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Susan Fennewald

At least in this area, water is an issue where there are conflicting thoughts and incentives. There needs to be more of alignment between money and desired outcome. For example, the city of Galveston does not benefit from conservation by its residents. In fact, income from the sale of water needs to remain fairly steady. So if there's enforced conservation due to drought - the city loses money. (this applies to many, if not most, cities). So, it may overall be good to conserve water - but the city loses money.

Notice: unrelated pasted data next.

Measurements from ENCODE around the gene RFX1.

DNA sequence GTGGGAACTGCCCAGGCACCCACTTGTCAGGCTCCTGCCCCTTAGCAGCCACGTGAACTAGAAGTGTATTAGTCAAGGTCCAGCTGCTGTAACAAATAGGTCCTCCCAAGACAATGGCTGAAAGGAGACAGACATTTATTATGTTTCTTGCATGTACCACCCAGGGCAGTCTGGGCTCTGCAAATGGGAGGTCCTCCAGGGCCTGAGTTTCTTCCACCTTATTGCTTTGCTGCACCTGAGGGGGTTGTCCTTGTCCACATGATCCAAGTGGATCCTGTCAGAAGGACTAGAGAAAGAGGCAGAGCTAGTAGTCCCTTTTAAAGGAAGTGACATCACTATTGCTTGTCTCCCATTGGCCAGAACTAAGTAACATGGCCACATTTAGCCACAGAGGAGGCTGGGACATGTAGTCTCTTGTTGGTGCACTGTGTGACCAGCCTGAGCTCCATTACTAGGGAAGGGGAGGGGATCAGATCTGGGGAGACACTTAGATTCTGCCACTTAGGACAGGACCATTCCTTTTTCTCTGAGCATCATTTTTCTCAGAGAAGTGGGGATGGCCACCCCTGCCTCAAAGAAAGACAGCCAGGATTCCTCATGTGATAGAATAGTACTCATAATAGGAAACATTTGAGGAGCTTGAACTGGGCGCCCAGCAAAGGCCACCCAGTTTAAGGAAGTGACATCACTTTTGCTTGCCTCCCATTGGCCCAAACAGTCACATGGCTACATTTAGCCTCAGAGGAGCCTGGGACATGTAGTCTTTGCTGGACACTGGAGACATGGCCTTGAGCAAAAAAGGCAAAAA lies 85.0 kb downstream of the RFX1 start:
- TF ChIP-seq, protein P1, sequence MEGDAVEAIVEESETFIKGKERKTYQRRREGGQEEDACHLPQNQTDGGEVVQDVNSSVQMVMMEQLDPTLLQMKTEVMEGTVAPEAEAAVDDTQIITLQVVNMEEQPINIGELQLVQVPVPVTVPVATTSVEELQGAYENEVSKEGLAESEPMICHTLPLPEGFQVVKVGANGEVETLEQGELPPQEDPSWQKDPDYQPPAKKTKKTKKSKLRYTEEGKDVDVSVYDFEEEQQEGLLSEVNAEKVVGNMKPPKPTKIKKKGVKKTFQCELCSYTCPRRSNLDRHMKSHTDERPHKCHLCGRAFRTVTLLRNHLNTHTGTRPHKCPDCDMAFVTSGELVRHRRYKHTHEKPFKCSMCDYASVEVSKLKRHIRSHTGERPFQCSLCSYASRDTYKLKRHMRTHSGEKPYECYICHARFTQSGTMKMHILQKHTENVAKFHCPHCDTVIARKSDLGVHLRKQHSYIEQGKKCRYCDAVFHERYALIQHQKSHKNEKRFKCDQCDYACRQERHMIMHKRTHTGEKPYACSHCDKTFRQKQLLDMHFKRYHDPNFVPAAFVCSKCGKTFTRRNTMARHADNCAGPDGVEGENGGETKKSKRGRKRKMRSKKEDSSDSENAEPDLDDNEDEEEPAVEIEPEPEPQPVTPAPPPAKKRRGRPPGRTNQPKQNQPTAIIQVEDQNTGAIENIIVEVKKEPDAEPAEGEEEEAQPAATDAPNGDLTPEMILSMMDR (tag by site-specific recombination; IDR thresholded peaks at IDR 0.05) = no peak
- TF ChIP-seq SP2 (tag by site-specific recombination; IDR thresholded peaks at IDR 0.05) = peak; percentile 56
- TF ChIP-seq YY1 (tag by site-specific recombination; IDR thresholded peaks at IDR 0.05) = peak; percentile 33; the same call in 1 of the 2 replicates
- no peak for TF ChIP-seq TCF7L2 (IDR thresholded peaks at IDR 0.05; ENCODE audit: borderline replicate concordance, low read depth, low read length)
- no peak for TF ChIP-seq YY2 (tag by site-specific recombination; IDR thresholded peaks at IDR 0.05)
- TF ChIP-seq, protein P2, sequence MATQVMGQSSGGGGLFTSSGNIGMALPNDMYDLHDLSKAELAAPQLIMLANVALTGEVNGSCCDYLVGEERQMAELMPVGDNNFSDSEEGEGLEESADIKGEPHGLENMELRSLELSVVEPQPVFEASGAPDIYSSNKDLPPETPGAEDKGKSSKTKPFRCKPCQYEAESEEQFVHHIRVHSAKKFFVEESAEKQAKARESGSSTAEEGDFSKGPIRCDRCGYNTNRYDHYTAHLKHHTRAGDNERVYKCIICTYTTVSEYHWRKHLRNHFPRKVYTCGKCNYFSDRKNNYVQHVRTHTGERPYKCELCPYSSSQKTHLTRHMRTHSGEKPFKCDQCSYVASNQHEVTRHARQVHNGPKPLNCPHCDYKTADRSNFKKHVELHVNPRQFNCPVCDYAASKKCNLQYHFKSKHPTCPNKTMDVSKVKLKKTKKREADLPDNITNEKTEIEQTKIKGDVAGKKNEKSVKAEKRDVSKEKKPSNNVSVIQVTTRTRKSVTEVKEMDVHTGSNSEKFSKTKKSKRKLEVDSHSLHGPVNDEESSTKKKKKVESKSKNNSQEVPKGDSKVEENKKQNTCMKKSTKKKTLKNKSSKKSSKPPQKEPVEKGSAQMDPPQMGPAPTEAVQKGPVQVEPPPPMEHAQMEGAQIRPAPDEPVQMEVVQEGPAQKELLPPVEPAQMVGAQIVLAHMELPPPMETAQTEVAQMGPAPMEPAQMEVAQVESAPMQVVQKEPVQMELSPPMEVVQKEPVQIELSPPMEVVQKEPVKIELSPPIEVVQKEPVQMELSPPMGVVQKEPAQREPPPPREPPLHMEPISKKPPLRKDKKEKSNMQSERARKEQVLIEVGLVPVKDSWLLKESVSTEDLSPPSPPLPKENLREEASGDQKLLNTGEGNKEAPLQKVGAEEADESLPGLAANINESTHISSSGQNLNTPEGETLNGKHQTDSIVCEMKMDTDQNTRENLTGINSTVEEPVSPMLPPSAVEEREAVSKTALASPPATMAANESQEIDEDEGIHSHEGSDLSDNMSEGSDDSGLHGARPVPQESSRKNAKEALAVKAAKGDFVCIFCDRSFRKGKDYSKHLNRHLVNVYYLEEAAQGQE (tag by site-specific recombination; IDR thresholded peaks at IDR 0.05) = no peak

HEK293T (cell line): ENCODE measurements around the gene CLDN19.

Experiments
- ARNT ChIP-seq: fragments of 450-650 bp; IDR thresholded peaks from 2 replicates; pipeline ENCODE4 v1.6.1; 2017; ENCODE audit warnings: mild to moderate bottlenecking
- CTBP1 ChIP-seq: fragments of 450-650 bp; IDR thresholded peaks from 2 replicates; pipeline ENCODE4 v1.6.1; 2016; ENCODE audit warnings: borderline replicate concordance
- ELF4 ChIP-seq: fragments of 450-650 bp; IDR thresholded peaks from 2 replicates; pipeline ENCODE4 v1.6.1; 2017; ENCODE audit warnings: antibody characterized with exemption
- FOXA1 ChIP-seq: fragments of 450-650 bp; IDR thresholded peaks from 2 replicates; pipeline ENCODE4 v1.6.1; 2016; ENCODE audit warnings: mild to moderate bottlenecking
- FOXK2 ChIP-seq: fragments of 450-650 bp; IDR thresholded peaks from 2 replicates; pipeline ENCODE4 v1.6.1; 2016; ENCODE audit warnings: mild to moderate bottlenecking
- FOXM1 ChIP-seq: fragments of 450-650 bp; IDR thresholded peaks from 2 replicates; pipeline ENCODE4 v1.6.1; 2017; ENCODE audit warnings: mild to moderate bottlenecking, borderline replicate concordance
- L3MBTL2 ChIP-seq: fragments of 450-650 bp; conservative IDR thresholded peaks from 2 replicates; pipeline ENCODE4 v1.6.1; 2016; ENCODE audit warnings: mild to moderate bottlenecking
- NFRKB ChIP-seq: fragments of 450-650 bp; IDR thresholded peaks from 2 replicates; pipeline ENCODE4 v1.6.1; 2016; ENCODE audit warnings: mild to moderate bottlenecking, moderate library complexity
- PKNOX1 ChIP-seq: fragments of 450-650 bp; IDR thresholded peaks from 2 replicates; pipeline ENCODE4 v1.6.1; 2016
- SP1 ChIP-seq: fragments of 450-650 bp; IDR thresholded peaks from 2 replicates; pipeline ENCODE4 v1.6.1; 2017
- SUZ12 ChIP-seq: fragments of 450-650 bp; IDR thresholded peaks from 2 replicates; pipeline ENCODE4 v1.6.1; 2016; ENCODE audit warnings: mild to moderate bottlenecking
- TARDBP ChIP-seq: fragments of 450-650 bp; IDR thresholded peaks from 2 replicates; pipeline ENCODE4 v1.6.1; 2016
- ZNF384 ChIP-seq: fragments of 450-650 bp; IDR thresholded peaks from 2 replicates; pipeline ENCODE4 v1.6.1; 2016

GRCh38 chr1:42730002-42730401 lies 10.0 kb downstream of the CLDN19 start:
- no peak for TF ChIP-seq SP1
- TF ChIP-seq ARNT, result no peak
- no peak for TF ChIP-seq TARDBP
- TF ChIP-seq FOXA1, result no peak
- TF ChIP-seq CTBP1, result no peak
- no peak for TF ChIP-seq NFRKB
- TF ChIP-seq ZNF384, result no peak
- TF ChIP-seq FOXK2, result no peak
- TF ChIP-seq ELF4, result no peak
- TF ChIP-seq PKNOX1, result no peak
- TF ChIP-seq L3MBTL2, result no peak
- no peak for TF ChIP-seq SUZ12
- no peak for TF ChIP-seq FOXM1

For the homeowner, if you put your lawn watering on a separate meter - so that you don't have to pay sewer costs as well as water costs - then the cost of watering your lawn (which is a total waste of water) is cheaper per gallon than the necessary use of water to flush your toilet.

Financial arrangements could be made to bring the finances in line with the overall desire of conservation. The state could pay cities money to decrease their water usage, and the city could charge more for high end usage and watering lawns (especially if a drought is declared).

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